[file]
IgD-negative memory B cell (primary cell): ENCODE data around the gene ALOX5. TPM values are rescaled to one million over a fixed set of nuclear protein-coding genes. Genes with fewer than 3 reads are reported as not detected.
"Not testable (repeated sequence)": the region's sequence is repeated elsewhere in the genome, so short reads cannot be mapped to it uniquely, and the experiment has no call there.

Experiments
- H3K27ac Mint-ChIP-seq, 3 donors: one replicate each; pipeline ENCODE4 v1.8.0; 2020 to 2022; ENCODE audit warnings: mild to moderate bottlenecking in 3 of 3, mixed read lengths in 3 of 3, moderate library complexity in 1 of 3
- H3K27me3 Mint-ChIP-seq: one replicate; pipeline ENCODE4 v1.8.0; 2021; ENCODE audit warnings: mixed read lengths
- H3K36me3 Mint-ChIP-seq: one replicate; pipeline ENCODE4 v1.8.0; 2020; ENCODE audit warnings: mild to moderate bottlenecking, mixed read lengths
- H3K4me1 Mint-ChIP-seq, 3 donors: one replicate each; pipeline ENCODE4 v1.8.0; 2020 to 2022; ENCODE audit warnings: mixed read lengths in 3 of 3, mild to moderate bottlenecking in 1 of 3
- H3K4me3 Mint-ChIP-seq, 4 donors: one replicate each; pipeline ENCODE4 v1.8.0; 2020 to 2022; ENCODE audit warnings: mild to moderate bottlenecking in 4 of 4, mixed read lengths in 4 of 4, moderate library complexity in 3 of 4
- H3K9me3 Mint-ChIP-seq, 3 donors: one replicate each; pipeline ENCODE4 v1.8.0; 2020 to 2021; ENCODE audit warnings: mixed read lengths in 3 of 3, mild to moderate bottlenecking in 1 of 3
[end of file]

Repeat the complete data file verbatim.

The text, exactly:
IgD-negative memory B cell (primary cell): ENCODE data around the gene ALOX5. TPM values are rescaled to one million over a fixed set of nuclear protein-coding genes. Genes with fewer than 3 reads are reported as not detected.
"Not testable (repeated sequence)": the region's sequence is repeated elsewhere in the genome, so short reads cannot be mapped to it uniquely, and the experiment has no call there.

Experiments
- H3K27ac Mint-ChIP-seq, 3 donors: one replicate each; pipeline ENCODE4 v1.8.0; 2020 to 2022; ENCODE audit warnings: mild to moderate bottlenecking in 3 of 3, mixed read lengths in 3 of 3, moderate library complexity in 1 of 3
- H3K27me3 Mint-ChIP-seq: one replicate; pipeline ENCODE4 v1.8.0; 2021; ENCODE audit warnings: mixed read lengths
- H3K36me3 Mint-ChIP-seq: one replicate; pipeline ENCODE4 v1.8.0; 2020; ENCODE audit warnings: mild to moderate bottlenecking, mixed read lengths
- H3K4me1 Mint-ChIP-seq, 3 donors: one replicate each; pipeline ENCODE4 v1.8.0; 2020 to 2022; ENCODE audit warnings: mixed read lengths in 3 of 3, mild to moderate bottlenecking in 1 of 3
- H3K4me3 Mint-ChIP-seq, 4 donors: one replicate each; pipeline ENCODE4 v1.8.0; 2020 to 2022; ENCODE audit warnings: mild to moderate bottlenecking in 4 of 4, mixed read lengths in 4 of 4, moderate library complexity in 3 of 4
- H3K9me3 Mint-ChIP-seq, 3 donors: one replicate each; pipeline ENCODE4 v1.8.0; 2020 to 2021; ENCODE audit warnings: mixed read lengths in 3 of 3, mild to moderate bottlenecking in 1 of 3